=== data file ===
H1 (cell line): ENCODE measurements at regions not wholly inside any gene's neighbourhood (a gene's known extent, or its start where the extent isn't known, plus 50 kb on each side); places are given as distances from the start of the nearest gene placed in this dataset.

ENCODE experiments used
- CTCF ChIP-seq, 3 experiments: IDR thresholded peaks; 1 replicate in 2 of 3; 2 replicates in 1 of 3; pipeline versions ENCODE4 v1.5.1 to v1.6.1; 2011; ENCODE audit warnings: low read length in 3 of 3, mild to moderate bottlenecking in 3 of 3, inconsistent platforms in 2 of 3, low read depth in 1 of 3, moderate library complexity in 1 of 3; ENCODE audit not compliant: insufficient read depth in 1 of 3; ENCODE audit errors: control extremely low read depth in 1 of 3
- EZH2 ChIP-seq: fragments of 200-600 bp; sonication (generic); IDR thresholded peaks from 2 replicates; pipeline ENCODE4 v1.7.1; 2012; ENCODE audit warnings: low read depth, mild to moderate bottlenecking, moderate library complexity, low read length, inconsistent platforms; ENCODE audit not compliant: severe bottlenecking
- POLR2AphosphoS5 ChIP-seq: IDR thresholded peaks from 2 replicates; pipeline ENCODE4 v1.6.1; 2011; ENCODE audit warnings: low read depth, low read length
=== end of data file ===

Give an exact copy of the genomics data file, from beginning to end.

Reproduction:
H1 (cell line): ENCODE measurements at regions not wholly inside any gene's neighbourhood (a gene's known extent, or its start where the extent isn't known, plus 50 kb on each side); places are given as distances from the start of the nearest gene placed in this dataset.

ENCODE experiments used
- CTCF ChIP-seq, 3 experiments: IDR thresholded peaks; 1 replicate in 2 of 3; 2 replicates in 1 of 3; pipeline versions ENCODE4 v1.5.1 to v1.6.1; 2011; ENCODE audit warnings: low read length in 3 of 3, mild to moderate bottlenecking in 3 of 3, inconsistent platforms in 2 of 3, low read depth in 1 of 3, moderate library complexity in 1 of 3; ENCODE audit not compliant: insufficient read depth in 1 of 3; ENCODE audit errors: control extremely low read depth in 1 of 3
- EZH2 ChIP-seq: fragments of 200-600 bp; sonication (generic); IDR thresholded peaks from 2 replicates; pipeline ENCODE4 v1.7.1; 2012; ENCODE audit warnings: low read depth, mild to moderate bottlenecking, moderate library complexity, low read length, inconsistent platforms; ENCODE audit not compliant: severe bottlenecking
- POLR2AphosphoS5 ChIP-seq: IDR thresholded peaks from 2 replicates; pipeline ENCODE4 v1.6.1; 2011; ENCODE audit warnings: low read depth, low read length